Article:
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SILVIS — With one hand on the wheel, another on some controls and a foot on a pedal, Noah Kronfeld expertly navigated the loader.

Well, sort of.

The 12-year-old Moline boy was driving a loader simulator, one of several new stations inside the John Deere Classic's Family Zone at TPC Deere Run.

Noah and hundreds of other kids were attending the JDC's Youth Day on Tuesday, and he was having a great time.

“I like it," he said. "It's fun.” 

The Family Zone is a bright white, air-conditioned oasis for families who are out enjoying the annual PGA Tour stop in the Quad-Cities. The pavilion is packed with several stations with activities from miniature golf and a Closest to Pin golf simulator to a putting analysis area and a Hole In One Plinko game.

“We've been doing it (the Family Zone) for years,” said Jessica Holmes, a co-chair of the Family Zone.

The pavilion, which is situated in the area along the ninth fairway near the public entrance to the tournament, is open from 9 a.m. to 5 p.m. daily through Sunday. It includes a handful of new activities this year as well as a few tried-and-true favorites. New activities include the Stomp & Spray game, The Farm Simulator 2019, and a loader simulator, Holmes said.

The Stomp & Spray game features John Deere's partnership with Blue River Technology, Holmes said. “When you're in a field, it doesn't spray the entire field; it has a camera on it where it's looking specifically and targeting and spraying to that weed, so that kind of highlights that.”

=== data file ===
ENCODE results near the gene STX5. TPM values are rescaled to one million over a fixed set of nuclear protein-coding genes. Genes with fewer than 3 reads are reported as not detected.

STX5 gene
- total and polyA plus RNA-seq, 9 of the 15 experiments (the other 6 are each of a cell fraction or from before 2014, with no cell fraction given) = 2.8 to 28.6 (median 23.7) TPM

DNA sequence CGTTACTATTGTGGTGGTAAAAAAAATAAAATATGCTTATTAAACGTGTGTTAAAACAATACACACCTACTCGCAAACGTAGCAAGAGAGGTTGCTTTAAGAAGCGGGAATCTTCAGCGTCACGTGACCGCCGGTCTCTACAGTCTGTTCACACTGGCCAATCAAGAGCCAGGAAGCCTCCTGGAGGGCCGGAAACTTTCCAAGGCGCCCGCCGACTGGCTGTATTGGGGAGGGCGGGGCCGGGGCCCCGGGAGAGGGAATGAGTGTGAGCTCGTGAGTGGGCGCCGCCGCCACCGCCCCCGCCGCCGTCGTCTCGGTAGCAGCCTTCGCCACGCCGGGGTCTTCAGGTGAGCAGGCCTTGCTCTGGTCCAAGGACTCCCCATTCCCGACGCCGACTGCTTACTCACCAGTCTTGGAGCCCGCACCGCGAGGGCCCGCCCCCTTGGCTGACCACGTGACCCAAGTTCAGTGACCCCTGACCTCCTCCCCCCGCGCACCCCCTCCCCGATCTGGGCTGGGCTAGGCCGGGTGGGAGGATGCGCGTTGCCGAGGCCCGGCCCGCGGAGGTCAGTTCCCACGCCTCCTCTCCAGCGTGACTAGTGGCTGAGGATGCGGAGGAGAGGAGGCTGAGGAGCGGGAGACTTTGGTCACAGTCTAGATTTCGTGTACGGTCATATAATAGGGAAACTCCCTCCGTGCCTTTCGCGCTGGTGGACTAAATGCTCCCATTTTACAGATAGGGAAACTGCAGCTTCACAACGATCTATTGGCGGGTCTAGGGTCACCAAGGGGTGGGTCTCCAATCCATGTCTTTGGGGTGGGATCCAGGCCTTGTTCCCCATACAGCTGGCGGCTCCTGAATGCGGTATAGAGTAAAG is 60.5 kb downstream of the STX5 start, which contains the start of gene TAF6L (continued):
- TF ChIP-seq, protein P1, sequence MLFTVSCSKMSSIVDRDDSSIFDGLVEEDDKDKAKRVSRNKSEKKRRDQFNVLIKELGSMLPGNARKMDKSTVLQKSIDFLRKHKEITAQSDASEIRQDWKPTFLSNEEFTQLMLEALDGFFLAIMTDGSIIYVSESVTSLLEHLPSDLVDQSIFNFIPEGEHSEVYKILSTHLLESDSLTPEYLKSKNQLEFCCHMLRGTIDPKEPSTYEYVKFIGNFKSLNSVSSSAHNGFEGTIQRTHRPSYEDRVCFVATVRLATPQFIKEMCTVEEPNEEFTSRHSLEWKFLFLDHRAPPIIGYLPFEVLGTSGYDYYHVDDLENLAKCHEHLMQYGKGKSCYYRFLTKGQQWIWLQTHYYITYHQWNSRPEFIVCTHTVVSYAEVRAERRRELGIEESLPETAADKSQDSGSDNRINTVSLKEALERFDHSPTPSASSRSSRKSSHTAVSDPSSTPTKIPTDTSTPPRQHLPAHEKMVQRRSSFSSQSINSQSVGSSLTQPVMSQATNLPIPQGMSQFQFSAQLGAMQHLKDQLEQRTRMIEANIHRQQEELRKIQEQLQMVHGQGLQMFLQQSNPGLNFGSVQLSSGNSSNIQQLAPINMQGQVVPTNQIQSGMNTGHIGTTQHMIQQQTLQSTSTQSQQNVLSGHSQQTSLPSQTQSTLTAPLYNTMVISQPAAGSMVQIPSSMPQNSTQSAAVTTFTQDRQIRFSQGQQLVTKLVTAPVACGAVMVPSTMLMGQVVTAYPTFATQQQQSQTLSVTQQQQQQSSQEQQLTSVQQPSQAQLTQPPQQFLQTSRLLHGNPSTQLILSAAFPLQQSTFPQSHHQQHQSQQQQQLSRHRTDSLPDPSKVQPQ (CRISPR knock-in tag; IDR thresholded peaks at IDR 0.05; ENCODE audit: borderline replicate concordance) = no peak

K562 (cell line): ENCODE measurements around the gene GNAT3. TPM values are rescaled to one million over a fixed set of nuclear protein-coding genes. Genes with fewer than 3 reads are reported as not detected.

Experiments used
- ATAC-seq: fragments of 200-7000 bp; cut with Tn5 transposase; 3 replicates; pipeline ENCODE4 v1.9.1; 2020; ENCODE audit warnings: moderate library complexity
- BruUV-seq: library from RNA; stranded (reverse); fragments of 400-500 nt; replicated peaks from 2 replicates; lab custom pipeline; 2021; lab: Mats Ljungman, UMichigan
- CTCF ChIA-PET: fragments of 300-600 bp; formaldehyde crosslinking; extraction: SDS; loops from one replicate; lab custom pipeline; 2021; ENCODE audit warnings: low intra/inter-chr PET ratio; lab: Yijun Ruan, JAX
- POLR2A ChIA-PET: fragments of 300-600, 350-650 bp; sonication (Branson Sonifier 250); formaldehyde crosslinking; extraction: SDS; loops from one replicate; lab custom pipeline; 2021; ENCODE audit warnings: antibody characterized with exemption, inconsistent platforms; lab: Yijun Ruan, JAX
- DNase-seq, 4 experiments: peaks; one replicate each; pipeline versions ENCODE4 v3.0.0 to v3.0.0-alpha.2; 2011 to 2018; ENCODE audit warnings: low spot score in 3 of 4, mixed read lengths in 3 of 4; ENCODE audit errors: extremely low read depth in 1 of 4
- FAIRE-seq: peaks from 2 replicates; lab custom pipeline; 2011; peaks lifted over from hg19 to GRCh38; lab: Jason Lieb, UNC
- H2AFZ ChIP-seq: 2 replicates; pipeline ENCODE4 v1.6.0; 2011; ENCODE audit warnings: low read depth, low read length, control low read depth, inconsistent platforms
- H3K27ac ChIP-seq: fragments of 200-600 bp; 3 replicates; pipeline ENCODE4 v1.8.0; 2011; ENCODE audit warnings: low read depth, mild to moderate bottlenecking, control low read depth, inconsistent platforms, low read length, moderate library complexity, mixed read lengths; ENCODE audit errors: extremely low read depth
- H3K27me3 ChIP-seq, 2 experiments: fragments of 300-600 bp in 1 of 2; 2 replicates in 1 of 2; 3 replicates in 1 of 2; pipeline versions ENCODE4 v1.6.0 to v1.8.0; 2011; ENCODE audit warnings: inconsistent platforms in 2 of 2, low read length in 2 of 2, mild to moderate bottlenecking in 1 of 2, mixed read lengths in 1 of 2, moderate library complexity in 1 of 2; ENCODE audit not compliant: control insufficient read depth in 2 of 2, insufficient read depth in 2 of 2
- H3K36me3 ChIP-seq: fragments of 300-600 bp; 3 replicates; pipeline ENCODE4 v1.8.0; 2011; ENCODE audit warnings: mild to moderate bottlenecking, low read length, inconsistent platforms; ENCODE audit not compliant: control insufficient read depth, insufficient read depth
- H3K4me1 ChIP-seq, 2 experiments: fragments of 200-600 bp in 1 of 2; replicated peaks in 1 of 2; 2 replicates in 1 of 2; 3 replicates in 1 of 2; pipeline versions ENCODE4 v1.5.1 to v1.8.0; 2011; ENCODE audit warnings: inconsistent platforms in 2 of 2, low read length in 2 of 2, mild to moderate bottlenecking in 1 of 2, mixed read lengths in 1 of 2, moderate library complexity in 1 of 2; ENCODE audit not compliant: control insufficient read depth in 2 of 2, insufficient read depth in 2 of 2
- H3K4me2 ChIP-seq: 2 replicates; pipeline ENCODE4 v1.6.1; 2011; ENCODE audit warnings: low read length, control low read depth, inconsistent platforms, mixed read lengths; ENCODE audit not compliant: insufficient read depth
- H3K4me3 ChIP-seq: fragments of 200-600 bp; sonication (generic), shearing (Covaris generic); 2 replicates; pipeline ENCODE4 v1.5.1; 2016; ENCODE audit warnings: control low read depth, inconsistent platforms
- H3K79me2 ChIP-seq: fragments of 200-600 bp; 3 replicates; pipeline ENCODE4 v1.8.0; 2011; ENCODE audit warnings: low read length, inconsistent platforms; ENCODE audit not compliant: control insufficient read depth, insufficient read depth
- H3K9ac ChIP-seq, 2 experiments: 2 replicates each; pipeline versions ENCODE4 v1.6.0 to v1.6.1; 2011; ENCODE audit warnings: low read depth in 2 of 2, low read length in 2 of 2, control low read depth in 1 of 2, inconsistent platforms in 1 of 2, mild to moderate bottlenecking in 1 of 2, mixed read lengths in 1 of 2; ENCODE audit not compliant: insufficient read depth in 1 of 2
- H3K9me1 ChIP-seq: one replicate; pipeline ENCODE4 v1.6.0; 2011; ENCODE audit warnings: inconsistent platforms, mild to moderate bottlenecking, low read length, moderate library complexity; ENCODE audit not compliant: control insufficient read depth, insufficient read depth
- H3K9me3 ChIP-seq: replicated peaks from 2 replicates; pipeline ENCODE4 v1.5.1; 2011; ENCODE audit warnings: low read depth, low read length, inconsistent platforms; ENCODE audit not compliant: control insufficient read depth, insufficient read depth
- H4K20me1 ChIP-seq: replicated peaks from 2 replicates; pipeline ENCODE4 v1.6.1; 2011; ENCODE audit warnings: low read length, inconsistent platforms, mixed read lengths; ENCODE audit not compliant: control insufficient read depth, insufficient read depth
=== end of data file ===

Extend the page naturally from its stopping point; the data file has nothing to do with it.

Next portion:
The sort of “Dance Dance Revolution” game, as Holmes described, allows kids to specifically target and spray pigweed, horseweed and more, by stepping on a mat.

The Farm Simulator 2019, which features a partnership with Giants Software, offers “a little four-minute snippet of three different things: You can drive a gator, you can plant and you can harvest,” Holmes said.

The loader simulators also are new to the Zone. Holmes said the Family Zone had equipment simulators last year, “but these are loader simulators, so it's a different model.” The loader kids “drive” in the simulation “is like the loader that's out here on display,” Holmes said.

Back this year is the Closest to Pin simulator; putting analysis by GOLFTEC; the Plinko Hole In One Game, and a miniature golf course, Holmes said.

“We like to tie it into both our industry with the games that we have where we can highlight our technology, but also make it fun for kids,” Holmes said.

People may not realize how much technology goes into John Deere's equipment, Holmes said. By featuring that technology, “you can see what a forward-thinking company that we are, and kind of the youth of today can maybe be the John Deere of tomorrow.”

Noah Kronfeld enjoyed “driving” the loader, but the Closest to Pin simulation was probably his favorite station. “I like that it's kind of like golf, and it's more of a simulation. It's fun,” he said.

His grandfather, Dan Sheley, of East Moline, brought him out for the day so the two could spend time together.

“It's a fun place for kids and parents and grandparents to spend time together and learn about John Deere and golf,” Noah said.

Brother and sister Will and Natalia Strothkamp, of Bettendorf, also enjoyed the Closest to Pin simulator. They were out Tuesday with their father, Pete Strothkamp.

She enjoyed golfing in the Family Zone because “you don't have to be outside, and you don't have to get really hot,” said Natalia, 7. “You can do it inside and it's cool.”

Will, 5, had to agree. “My favorite thing was (that) simulator,” he said. “The putting was good, but I can't say anything about it because that would just ruin the news.”

“There's just so much to do here; it's great,” his father said. “All the pros out there have been fantastic with the kids.”

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